John Wick (2014) & The Neon Demon (2016) Movie Reviews

With John Wick: Chapter 2 coming out, I figured I better review the first film (which I finally watched a few months ago). So I wrote the below review. After writing it, I then watched The Neon Demon. I must say that John Wick has gone up in my estimation since seeing The Neon Demon. Every movie EVER MADE has now gone up in my estimation since seeing The Neon F*%#ing Demon!!!!! Let’s talk about these, shall we…?

John Wick (2014)

Directed by Chad Stahelski & David Leitch

Starring: Keanu Reeves, Michael Nyqvist, Alfie Allen, Adrianne Palicki, Bridget Moynahan, Dean Winters, Ian McShane, John Leguizamo, Willem Dafoe

Plot Synopsis: (via IMDB)
An ex-hitman comes out of retirement to track down the gangsters that took everything from him.

My Opinion:

I love Keanu Reeves. And, apparently, I’m not alone. I was very surprised when a list I did last year of My Top Ten Keanu Reeves Movies was one of my most viewed & most shared posts. Yay! Everyone loves Keanu! I honestly didn’t realize he was so popular.

So I made that list having not yet seen John Wick or The Neon Demon and figured I could update it once I’ve watched them. Well, I’ve now updated the list. I can tell you that The Neon Demon sure as SHIT doesn’t make the top ten (it’s atrocious). Unfortunately, John Wick doesn’t quite manage to break into my top ten either. It’s very close! I’ve put it at 12 but it’s probably hovering around the 10, 11 or 12 range depending on my mood… So there you go – I’m sure you were all dying to know my final official ranking of Keanu Reeves films! 😉

John Wick is a really fun action film. It was what I expected in being all style over substance so that didn’t bother me at all. We all need to turn off our brains sometimes & just watch a fun action flick! I think I was just disappointed that it wasn’t as much fun or as stylish as I’d been expecting in order for it to make up for that lack of substance. It’s an okay film but comes absolutely nowhere near Keanu’s best. This is no The Matrix or Speed and it’s especially no Point Break (Point Break rules!). Damn. But, man, I loved that puppy. Cutest puppy EVER! I’m giving this movie a slightly higher rating simply because of the puppy. A BEAGLE. A SNOOPY puppy!!!!!


Wook at that wittle face!

I do know how to enjoy a fun “popcorn” movie and, no, I wasn’t expecting Oscar-quality writing or acting in John Wick. However, I needed to know the character of John Wick a little better in order to care about him & his quest for vengeance. We get some flashbacks of his wife and, of course, we meet his adorable puppy. However, we didn’t get much of his backstory. I felt like I didn’t know a thing about him by the end other than that he was sad about his dead wife (not a spoiler – she’s already dead at the beginning of the movie). I mean, he’s a (former) killer. Right? How is he any better than the many, many (many) people he proceeds to kill throughout this film? Because a cute puppy licked his face & he loved his pretty wife?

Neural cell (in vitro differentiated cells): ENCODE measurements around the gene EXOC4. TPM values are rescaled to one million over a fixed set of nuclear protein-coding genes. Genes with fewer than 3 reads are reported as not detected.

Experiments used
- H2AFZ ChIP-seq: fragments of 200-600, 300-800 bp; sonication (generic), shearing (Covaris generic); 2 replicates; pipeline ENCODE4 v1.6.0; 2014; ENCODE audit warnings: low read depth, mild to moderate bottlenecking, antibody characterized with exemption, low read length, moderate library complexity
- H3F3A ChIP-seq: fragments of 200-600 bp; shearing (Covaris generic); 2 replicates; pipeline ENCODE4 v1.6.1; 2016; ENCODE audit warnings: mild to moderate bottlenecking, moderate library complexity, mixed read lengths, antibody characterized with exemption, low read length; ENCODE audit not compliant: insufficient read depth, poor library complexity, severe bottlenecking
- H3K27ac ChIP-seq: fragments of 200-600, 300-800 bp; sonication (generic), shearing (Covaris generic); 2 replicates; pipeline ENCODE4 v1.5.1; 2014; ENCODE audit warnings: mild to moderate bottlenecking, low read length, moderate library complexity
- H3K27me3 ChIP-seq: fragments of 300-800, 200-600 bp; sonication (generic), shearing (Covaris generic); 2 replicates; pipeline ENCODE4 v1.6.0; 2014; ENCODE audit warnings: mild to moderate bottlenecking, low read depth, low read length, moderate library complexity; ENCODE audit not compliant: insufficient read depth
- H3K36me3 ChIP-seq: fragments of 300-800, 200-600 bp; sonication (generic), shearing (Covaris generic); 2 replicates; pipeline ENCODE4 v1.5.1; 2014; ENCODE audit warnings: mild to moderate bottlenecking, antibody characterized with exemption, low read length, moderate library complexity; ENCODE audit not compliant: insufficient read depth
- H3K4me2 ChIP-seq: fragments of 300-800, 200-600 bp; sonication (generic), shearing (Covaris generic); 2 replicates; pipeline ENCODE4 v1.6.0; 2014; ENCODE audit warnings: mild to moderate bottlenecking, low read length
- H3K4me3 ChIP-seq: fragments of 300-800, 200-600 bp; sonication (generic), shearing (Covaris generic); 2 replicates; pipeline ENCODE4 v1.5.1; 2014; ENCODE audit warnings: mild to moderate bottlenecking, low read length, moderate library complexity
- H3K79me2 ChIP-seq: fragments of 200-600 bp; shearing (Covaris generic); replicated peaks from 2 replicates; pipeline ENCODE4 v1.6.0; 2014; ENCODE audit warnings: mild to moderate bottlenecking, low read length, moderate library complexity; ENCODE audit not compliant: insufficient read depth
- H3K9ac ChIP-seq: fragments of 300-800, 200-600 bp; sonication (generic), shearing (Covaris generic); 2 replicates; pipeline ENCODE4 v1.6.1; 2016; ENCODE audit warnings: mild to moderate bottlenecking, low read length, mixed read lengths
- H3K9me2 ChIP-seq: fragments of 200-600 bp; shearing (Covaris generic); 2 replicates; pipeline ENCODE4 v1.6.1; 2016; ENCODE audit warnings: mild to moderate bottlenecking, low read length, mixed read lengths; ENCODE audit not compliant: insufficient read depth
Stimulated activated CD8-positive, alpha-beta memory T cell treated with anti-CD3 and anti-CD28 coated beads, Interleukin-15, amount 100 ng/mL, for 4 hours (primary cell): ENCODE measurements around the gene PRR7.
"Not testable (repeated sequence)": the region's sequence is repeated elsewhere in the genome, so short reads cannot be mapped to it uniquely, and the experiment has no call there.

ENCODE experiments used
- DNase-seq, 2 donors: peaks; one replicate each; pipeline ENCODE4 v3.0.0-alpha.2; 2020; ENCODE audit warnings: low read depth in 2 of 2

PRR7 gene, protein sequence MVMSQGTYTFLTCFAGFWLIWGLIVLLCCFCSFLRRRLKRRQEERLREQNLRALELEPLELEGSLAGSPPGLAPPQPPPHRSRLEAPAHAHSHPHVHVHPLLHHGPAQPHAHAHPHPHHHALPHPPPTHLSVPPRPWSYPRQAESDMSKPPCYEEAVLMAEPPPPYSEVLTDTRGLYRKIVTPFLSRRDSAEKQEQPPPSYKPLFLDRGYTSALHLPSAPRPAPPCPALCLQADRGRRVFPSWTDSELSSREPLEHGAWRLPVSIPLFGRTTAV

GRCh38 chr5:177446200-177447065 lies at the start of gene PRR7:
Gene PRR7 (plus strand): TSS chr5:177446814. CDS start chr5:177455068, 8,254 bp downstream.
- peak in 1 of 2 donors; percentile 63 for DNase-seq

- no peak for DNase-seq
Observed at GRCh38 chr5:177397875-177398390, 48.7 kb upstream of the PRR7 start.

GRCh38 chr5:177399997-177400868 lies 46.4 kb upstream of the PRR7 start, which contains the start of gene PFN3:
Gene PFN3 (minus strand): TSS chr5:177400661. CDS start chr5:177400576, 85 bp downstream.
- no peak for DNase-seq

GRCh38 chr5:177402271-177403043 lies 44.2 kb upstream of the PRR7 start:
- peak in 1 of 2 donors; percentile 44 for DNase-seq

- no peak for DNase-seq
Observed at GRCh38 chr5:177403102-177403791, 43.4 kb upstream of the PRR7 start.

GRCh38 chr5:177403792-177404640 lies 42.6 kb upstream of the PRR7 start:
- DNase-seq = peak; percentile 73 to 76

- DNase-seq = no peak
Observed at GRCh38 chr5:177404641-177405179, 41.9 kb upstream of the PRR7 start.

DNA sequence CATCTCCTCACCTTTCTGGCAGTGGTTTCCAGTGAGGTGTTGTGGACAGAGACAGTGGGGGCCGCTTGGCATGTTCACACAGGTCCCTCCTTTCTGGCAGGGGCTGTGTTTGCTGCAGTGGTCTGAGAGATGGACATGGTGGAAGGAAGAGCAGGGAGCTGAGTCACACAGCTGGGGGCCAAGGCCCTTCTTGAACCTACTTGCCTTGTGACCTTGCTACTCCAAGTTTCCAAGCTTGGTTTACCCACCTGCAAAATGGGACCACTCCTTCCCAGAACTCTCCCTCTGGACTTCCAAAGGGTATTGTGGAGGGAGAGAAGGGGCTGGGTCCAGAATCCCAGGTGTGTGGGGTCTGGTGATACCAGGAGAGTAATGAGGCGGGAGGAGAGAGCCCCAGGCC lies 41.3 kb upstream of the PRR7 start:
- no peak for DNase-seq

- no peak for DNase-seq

Okayyyy – I fully admit to falling asleep in the middle of this like I often do during films at home so maybe I missed something (I’m a parent. I’m exhausted). 😉 Why did he retire? For love? Or because he developed a conscience? I hope that was the reason… The only way I can describe it is this: I sometimes watch a movie and feel like I’ve jumped right into the middle of it and missed a bunch of the beginning where they’ve set up the characters & the story. I felt that way 30 minutes into John Wick despite missing absolutely nothing from the start. I almost cared more about Willem Dafoe’s character (a great character, from the very little we get to know him – I’d love to know more about his previous relationship with Wick as well). Well, maybe we’ll find out more in the sequel? As fun as it is to watch some shoot-em-up non-stop action sometimes, I still want to know a little about the main character at the very least. If I care about him, I’ll get more enjoyment from his revenge. I do love a really good revenge movie! I liked John Wick well enough to watch the sequel but it’s a “wait for it to show up on Netflix” movie for me. (Although, initial reviews of the sequel are very good so maybe I can be talked into making a trip to the cinema for it. But the sequel puppy isn’t nearly as cute…!!!)

My Rating: 7/10

**SPOILERS. Kind of.**

The Neon Demon (2016)

Directed by Nicolas Winding Refn

Starring: Elle Fanning, Karl Glusman, Jena Malone, Bella Heathcote, Abbey Lee, Christina Hendricks, Keanu Reeves

Plot Synopsis: Guy succeeds in making a decent film called Drive, which then gives him the freedom to make the biggest pile of shit I’ve seen since similar success for another writer led to the creation of the atrocious Jennifer’s Body. The Neon Demon makes Jennifer’s Body look good. 

My Opinion: